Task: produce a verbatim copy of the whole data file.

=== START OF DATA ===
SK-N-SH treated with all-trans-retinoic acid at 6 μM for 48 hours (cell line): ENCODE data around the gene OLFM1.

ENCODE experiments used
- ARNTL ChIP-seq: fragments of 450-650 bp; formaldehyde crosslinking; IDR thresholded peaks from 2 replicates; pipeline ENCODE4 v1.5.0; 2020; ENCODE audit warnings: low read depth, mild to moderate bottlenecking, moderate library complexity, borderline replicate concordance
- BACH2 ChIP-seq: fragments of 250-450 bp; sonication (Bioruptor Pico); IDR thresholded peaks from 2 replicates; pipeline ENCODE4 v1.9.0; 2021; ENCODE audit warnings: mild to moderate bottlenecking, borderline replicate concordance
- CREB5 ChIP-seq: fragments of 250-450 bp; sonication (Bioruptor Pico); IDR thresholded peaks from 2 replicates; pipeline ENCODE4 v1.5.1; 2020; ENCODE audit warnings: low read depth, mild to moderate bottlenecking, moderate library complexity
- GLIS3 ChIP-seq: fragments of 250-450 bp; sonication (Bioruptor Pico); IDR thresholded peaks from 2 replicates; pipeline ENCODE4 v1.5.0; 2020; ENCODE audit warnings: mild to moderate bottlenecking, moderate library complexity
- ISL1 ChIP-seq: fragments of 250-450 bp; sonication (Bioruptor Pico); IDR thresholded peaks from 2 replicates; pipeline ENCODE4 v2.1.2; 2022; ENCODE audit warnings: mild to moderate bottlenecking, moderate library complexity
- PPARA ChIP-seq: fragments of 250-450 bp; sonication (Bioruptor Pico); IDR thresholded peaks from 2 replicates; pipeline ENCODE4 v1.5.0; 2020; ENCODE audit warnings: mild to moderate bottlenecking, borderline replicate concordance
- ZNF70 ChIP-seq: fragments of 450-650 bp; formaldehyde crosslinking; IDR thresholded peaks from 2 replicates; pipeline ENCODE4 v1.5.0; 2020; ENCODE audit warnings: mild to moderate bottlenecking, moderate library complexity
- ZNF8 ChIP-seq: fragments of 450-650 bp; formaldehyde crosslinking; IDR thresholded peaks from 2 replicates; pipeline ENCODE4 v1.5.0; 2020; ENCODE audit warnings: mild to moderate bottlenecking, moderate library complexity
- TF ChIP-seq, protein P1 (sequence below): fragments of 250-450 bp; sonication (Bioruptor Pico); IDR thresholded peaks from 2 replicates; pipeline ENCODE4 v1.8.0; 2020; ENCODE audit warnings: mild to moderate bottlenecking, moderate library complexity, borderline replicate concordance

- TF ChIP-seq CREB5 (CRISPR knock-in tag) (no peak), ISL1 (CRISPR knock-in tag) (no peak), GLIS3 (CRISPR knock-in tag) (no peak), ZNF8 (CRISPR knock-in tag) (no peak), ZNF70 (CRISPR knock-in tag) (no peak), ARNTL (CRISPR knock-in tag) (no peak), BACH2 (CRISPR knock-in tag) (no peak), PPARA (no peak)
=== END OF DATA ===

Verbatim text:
SK-N-SH treated with all-trans-retinoic acid at 6 μM for 48 hours (cell line): ENCODE data around the gene OLFM1.

ENCODE experiments used
- ARNTL ChIP-seq: fragments of 450-650 bp; formaldehyde crosslinking; IDR thresholded peaks from 2 replicates; pipeline ENCODE4 v1.5.0; 2020; ENCODE audit warnings: low read depth, mild to moderate bottlenecking, moderate library complexity, borderline replicate concordance
- BACH2 ChIP-seq: fragments of 250-450 bp; sonication (Bioruptor Pico); IDR thresholded peaks from 2 replicates; pipeline ENCODE4 v1.9.0; 2021; ENCODE audit warnings: mild to moderate bottlenecking, borderline replicate concordance
- CREB5 ChIP-seq: fragments of 250-450 bp; sonication (Bioruptor Pico); IDR thresholded peaks from 2 replicates; pipeline ENCODE4 v1.5.1; 2020; ENCODE audit warnings: low read depth, mild to moderate bottlenecking, moderate library complexity
- GLIS3 ChIP-seq: fragments of 250-450 bp; sonication (Bioruptor Pico); IDR thresholded peaks from 2 replicates; pipeline ENCODE4 v1.5.0; 2020; ENCODE audit warnings: mild to moderate bottlenecking, moderate library complexity
- ISL1 ChIP-seq: fragments of 250-450 bp; sonication (Bioruptor Pico); IDR thresholded peaks from 2 replicates; pipeline ENCODE4 v2.1.2; 2022; ENCODE audit warnings: mild to moderate bottlenecking, moderate library complexity
- PPARA ChIP-seq: fragments of 250-450 bp; sonication (Bioruptor Pico); IDR thresholded peaks from 2 replicates; pipeline ENCODE4 v1.5.0; 2020; ENCODE audit warnings: mild to moderate bottlenecking, borderline replicate concordance
- ZNF70 ChIP-seq: fragments of 450-650 bp; formaldehyde crosslinking; IDR thresholded peaks from 2 replicates; pipeline ENCODE4 v1.5.0; 2020; ENCODE audit warnings: mild to moderate bottlenecking, moderate library complexity
- ZNF8 ChIP-seq: fragments of 450-650 bp; formaldehyde crosslinking; IDR thresholded peaks from 2 replicates; pipeline ENCODE4 v1.5.0; 2020; ENCODE audit warnings: mild to moderate bottlenecking, moderate library complexity
- TF ChIP-seq, protein P1 (sequence below): fragments of 250-450 bp; sonication (Bioruptor Pico); IDR thresholded peaks from 2 replicates; pipeline ENCODE4 v1.8.0; 2020; ENCODE audit warnings: mild to moderate bottlenecking, moderate library complexity, borderline replicate concordance

- TF ChIP-seq CREB5 (CRISPR knock-in tag) (no peak), ISL1 (CRISPR knock-in tag) (no peak), GLIS3 (CRISPR knock-in tag) (no peak), ZNF8 (CRISPR knock-in tag) (no peak), ZNF70 (CRISPR knock-in tag) (no peak), ARNTL (CRISPR knock-in tag) (no peak), BACH2 (CRISPR knock-in tag) (no peak), PPARA (no peak)